Thursday, November 29, 2007

MySQL Optimization: A Bit Of Kvetching

Call me crazy, but suppose I have the following

  explain SELECT <stuff> FROM <stuff> where name = 'foo';
  -- Explain says:
  +----+-------------+-------+-------+-------+
  | id | select_type | table |  rows | Extra |
  +----+-------------+-------+-------+-------+
  |  1 | SIMPLE      | at    |     1 |       | 
  |  1 | SIMPLE      | us    |     1 |       | 
  |  1 | SIMPLE      | ps    |     1 |       | 
  +----+-------------+-------+-------+-------+
  3 rows in set (0.04 sec)


And:

  explain SELECT <stuff> FROM <stuff> where id  = 'foo';
  -- explain says the same thing as above, but for ID

And those queries above UNION'ed scan, say, 20 rows 1 row:

  +----+--------------+-----------+------+-------------+
  | id | select_type  | table     | rows | Extra       |
  +----+--------------+-----------+------+-------------+
  |  1 | PRIMARY      | at        |    1 |             |
  |  1 | PRIMARY      | us        |    1 |             |
  |  1 | PRIMARY      | ps        |    1 |             |
  |  2 | UNION        | at        |    1 | Using where |
  |  2 | UNION        | us        |    1 |             |
  |  2 | UNION        | ps        |    1 |             |
  | NULL | UNION RESULT |  union1,| NULL |             |
  +----+--------------+-----------+------+-------------+
  7 rows in set (0.05 sec)
why should:

  explain SELECT <stuff> FROM <stuff> 
     where id  = 'foo' OR name = 'foo'
  -- Explain says:
  +----+-------------+--------+-------+-------------+
  | id | select_type | table  | rows  | Extra       |
  +----+-------------+--------+-------+-------------+
  |  1 | SIMPLE      | at     | 55951 | Using where | 
  |  1 | SIMPLE      | us     |     1 |             | 
  |  1 | SIMPLE      | ps     |     1 |             | 
  +----+-------------+--------+-------+-------------+
  3 rows in set (1.77 sec)

scan 55,000 rows?! Your telling me that the MySQL query optimizer can't find a better strategy than a table scan?! Googling around I can't find any work around other than manually optimizing the queries.

A few lessons learned from this:

Always test your queries, and never write them off as *needing* to be slow. Yeah, you've got 55,000 rows of data - big deal, you should need to only scan 20 rows to find what you want.

All database engines are not the same. Now, I'm going out on a limb here because I haven't tested this case in PostgreSQL, but I'm fairly certain it would optimize this query properly. The reality is that MySQL and Postgres (and Sybase, and Oracle, etc.) have different levels of sophistication. Heck, the versions of MySQL I often encounter doesn't even have transactions turned on (or, more likely, I don't know how to turn them on). If you're writing a database centric app (and who isn't these days?) shouldn't you be using the most powerful one available, not just the most popular one?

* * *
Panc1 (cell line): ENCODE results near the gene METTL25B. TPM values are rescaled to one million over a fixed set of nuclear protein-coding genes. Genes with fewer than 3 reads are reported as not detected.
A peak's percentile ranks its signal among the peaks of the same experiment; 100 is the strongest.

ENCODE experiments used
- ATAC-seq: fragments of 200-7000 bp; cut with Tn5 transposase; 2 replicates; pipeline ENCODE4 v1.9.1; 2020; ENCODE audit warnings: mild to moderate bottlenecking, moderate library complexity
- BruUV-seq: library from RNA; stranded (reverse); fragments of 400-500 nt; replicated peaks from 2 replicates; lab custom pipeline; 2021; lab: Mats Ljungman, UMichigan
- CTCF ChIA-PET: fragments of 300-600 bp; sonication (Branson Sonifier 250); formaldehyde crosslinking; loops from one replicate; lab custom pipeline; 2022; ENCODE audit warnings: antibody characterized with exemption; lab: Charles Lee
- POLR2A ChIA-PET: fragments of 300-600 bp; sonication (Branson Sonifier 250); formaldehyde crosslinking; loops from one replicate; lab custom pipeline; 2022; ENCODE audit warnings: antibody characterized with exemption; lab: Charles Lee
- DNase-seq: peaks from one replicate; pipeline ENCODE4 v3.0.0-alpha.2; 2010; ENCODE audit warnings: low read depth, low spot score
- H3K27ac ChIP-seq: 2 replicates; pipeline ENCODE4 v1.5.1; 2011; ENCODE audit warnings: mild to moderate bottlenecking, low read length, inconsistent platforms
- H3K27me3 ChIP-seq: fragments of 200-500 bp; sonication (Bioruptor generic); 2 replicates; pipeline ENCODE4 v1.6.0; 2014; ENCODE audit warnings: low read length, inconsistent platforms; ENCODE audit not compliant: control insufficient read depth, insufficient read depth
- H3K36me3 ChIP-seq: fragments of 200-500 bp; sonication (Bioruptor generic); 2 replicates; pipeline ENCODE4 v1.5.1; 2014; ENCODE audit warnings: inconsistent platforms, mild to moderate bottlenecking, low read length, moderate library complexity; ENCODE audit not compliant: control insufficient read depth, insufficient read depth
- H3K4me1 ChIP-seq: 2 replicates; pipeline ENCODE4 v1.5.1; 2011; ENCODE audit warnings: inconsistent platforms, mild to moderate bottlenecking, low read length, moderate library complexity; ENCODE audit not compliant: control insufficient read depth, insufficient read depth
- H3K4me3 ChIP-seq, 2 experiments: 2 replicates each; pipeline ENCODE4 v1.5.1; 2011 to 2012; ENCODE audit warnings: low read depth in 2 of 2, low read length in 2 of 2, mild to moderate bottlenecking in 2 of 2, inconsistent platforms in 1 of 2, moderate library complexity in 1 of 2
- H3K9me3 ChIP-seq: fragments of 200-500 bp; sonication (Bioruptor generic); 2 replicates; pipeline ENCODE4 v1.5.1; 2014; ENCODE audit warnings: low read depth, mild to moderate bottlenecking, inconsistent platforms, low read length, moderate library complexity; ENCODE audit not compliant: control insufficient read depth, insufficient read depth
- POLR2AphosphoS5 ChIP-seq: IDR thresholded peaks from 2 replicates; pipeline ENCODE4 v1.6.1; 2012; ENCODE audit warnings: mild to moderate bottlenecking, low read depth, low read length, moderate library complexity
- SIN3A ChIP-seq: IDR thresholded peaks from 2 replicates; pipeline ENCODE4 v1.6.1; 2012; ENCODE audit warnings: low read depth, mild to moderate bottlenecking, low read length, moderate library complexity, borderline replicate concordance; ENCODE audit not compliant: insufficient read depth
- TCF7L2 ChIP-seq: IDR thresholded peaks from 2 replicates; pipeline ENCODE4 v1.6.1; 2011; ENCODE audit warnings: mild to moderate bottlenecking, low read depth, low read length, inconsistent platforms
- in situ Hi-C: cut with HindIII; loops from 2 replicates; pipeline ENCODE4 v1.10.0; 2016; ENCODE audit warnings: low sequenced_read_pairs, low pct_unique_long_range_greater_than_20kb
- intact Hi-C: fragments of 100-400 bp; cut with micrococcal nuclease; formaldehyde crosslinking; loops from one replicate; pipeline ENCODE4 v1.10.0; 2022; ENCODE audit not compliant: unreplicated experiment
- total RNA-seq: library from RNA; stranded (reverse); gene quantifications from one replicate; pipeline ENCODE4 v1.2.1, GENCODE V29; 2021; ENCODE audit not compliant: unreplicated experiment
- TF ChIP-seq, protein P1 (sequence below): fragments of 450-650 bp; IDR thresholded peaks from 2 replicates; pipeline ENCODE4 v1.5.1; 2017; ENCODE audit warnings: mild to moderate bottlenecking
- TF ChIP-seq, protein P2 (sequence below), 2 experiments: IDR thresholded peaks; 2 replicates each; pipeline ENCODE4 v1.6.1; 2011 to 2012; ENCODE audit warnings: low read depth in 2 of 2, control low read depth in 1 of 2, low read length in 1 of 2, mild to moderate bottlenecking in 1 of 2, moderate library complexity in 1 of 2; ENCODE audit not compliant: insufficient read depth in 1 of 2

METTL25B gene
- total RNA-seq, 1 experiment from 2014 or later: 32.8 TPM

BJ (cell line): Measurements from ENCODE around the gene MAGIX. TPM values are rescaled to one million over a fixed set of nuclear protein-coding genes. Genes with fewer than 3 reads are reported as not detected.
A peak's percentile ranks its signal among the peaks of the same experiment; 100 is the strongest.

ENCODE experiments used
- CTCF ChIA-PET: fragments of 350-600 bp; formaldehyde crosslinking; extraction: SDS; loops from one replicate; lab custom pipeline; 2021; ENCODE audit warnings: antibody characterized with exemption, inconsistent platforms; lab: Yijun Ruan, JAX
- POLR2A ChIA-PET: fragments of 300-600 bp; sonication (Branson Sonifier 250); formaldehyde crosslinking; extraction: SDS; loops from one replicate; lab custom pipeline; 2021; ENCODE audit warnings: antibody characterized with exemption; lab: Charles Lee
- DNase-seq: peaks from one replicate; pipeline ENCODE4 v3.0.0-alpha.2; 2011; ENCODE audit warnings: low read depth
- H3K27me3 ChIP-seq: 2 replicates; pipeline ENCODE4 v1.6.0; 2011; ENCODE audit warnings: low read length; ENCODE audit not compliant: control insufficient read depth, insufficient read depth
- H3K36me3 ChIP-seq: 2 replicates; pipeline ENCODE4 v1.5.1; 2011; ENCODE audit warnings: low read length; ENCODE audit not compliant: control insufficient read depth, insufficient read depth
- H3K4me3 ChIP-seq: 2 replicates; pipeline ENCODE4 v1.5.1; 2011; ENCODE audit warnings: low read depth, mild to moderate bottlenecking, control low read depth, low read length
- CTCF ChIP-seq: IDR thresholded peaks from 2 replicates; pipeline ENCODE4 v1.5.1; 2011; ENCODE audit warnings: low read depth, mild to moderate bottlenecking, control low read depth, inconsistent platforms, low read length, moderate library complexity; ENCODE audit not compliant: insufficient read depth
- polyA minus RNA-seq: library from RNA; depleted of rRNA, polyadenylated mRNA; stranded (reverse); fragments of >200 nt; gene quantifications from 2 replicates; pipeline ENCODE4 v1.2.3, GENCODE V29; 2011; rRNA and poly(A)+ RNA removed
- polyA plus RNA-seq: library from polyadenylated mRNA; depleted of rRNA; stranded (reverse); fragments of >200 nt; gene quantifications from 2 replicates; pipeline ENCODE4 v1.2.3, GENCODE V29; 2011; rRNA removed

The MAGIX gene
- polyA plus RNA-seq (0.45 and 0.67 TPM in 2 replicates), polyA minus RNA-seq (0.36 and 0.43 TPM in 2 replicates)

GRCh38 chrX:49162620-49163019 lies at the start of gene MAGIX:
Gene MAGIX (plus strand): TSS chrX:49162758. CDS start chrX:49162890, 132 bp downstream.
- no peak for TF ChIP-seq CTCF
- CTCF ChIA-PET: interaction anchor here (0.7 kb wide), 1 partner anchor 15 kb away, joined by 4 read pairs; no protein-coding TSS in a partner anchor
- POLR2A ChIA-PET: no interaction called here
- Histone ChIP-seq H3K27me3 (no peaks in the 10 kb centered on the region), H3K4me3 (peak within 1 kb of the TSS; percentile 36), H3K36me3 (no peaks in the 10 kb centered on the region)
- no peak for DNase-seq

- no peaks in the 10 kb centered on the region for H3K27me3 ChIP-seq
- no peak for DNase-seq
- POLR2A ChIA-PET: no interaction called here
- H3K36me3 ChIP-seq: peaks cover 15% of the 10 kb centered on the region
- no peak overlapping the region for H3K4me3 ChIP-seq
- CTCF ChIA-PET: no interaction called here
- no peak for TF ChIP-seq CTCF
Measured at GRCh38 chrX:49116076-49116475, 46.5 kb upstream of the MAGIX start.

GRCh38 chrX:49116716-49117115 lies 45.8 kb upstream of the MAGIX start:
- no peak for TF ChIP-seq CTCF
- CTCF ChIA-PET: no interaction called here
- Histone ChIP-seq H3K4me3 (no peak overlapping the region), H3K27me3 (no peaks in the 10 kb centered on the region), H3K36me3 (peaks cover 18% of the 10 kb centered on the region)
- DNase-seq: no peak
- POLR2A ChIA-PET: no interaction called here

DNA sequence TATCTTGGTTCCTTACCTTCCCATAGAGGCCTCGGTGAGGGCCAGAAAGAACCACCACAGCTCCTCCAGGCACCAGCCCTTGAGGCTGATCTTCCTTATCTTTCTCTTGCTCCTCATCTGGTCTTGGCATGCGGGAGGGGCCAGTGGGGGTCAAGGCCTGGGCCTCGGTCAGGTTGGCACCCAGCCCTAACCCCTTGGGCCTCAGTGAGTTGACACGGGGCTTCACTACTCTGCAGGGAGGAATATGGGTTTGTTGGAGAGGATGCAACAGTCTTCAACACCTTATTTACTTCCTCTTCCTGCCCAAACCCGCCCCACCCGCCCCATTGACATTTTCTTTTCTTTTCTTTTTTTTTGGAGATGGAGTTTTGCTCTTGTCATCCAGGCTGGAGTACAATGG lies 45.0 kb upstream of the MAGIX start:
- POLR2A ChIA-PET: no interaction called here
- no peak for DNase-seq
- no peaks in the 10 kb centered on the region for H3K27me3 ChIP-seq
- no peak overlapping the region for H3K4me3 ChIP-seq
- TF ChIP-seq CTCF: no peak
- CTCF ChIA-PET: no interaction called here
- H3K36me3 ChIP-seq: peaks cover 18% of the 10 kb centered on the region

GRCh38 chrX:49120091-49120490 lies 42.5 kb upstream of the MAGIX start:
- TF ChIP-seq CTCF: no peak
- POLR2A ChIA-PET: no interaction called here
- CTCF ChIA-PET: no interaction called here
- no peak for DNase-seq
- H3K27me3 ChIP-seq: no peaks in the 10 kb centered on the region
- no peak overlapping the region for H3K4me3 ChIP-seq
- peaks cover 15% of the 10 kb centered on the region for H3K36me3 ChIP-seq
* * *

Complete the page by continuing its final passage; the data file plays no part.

Maybe I'm not being fair to MySQL here - I think many of the installs I deal with are probably an older version. But still, I'm amazed at how many people I meet who think that any old version of MySQL is just as powerful as everything else out there. Not so.

Take nothing for granted and index like hell.

--Ben

Update: Per Dave's suggestion, I've put in actual (though scrubbed, and truncated) results of the explain query. See, I'm not making this up.

2 comments:

  1. "And those queries above UNION'ed scan, say, 20 rows, why should: [...] scan 55,000 rows?!"

    Ben, did you actually TRY running explain on those two queries UNIONed together, or were you just speaking set-logic-ese?

    If you didn't literally run a UNION of those queries, would you mind doing that?

    I could do it myself, but if you've still got your 55000-row table laying around in the same mysql instance, it would be an easier and more useful comparison.

    That's pretty messed up, though, that the OR condition caused a full table scan. Was a primary key defined?

    ReplyDelete
  2. I added in the results of explain above.

    The union does great. It's just that tricky OR that kills it. Pesky boolean operator.

    There is a primary ID on the table, and the name is also defined with an index.

    ReplyDelete

LinkWithin

Related Posts with Thumbnails